UMass Students Train Service Dogs

Diggity Dogs connects with UMass students, who volunteer to foster and train the dogs until they are ready to be placed with a client. The program is no walk in the park; student trainers are responsible for the dogs’ feeding and care and enroll in a weekly, three-credit, service-dog training course.

Lindsey Cloutier, a junior pre-vet major, is currently training her second dog, Makiah, a black Labrador. She first heard about Diggity Dogs through the Animal Sciences RAP (Residential Academic Program) her freshman year. She is now one of the most experienced volunteers and serves as a TA in classes for new trainers and their dogs.

“Training classes meet once a week, divided by the level of the dog. We call them puppy, intermediate, and advanced,” says Cloutier.

As a TA, she also meets with fellow students outside of class time to work on individual skills. Many of the trainers come from the pre-vet department, but psychology, public health, and management majors participate as well.

UMass Amherst students often don’t realize well-behaved service dogs like Mimzy are in their classroom.

Student trainers are aware of challenges that arise from having dogs in the classroom. They keep dogs away from people with allergies and avoid interruptions whenever possible. “We are never trying to cause a commotion. If the dogs are doing anything disruptive to the teacher or the people around them, we will remove them and come back in only if we deem that they are ready,” says Cloutier. Trainers know that they are doing well when a class ends and classmates are surprised to see the dogs sitting right next to them in a lecture hall.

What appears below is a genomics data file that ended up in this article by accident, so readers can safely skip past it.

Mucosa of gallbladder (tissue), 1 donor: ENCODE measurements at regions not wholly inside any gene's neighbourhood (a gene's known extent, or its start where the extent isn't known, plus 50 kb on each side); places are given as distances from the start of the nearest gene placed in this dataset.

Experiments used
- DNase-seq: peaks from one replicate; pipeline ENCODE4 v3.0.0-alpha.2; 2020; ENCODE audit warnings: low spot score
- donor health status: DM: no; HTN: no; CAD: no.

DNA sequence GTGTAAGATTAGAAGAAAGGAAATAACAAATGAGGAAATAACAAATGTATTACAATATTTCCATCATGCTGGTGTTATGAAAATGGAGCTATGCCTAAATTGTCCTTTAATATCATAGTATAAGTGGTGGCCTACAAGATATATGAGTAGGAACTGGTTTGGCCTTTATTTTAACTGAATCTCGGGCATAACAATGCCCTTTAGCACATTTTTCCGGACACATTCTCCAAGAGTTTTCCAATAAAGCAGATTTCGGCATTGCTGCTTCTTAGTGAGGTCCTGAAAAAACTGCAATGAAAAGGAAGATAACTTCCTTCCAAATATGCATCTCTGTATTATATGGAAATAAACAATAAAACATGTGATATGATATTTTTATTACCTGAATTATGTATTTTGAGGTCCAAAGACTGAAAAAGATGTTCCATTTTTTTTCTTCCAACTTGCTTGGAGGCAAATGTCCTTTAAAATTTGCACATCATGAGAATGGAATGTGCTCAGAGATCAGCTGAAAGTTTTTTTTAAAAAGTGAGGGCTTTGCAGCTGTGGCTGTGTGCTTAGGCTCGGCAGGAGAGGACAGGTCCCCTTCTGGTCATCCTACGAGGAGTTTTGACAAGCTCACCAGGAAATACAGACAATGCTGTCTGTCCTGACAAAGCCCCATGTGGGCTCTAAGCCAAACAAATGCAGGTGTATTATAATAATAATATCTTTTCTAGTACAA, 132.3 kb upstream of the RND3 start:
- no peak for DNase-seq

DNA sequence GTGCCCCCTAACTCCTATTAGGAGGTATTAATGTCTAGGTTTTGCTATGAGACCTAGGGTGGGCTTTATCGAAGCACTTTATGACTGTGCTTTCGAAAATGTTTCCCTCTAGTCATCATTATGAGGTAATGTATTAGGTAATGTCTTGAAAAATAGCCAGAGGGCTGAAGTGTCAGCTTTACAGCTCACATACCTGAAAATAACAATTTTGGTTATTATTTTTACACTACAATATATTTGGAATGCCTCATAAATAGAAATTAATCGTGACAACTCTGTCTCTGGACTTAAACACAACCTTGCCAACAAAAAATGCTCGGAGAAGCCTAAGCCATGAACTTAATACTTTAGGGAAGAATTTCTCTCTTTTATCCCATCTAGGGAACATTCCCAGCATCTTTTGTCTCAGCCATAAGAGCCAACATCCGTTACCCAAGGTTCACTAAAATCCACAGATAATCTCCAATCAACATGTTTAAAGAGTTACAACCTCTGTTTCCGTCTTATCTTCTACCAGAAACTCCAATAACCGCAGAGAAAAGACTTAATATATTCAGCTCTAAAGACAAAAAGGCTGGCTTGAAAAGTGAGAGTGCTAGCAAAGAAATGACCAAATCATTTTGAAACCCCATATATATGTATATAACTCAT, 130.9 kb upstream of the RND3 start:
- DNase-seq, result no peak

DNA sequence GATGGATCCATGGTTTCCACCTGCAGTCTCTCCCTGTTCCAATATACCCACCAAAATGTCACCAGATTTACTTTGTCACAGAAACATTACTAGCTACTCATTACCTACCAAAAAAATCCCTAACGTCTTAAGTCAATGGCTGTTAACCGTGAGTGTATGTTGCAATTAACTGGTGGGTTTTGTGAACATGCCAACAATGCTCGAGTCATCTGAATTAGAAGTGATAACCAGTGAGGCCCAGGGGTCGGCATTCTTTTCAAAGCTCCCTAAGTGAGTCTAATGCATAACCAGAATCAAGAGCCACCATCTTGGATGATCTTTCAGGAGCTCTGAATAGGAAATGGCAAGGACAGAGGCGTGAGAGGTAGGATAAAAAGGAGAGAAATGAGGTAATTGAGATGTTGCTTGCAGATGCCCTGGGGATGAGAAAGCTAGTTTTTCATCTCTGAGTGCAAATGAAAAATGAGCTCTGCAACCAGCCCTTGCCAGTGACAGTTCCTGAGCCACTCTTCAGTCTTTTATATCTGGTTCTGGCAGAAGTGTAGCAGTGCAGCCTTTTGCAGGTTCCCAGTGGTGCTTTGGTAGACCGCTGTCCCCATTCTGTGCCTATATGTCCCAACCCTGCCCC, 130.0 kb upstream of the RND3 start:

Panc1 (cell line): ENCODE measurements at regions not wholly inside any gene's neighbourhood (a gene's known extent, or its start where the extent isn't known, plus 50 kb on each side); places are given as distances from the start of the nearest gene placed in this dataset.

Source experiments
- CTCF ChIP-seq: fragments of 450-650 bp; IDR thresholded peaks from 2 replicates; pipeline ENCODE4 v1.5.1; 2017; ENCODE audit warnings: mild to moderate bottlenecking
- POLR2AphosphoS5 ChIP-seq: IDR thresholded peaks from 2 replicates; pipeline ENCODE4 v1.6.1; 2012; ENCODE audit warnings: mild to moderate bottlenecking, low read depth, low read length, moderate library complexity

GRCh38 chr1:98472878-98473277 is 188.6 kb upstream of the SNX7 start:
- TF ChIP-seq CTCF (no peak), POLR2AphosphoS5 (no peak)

UMass students are often so excited to see puppies on campus that they forget they are in training.

People often approach the dogs and take photos or pet them without realizing they may be interfering with training. Both Norton and Cloutier encourage the campus community to think twice and be respectful. While they are still in training, the puppies are treated as if they are with a client, and interruptions to the puppies can cause trauma for their owner.

Service-dog trainers learn to be constantly on alert for other dogs and squirrels that may grab the attention of their puppies. Outside of the library, a small yellow Lab walks by and Mimzy and Makiah jerk up. Cloutier says, “leave it” as both dogs begin to settle down. They retreat to their seated positions and Cloutier rewards them with a pat and another small treat.

The dogs work hard throughout the day, but trainers ensure that they are given time to just be puppies. “We let them play with toys and learn how to relax; many of their clients won’t be able to keep up with constant exercise,” says Cloutier.

Parting at the end of the training period is difficult for both the dogs and their trainers. Cloutier and Norton proudly display silver necklaces bearing the names of their graduated dogs, which they wear almost every day. As pre-vet majors, it is likely that they will take the skills that they learned through Diggity Dogs far beyond graduation. “It is a huge part of our lives, and so much fun to train. I can’t imagine not training dogs now. It is amazing to watch them finally get the skills,” says Norton.


—By Ali Ziomek ’18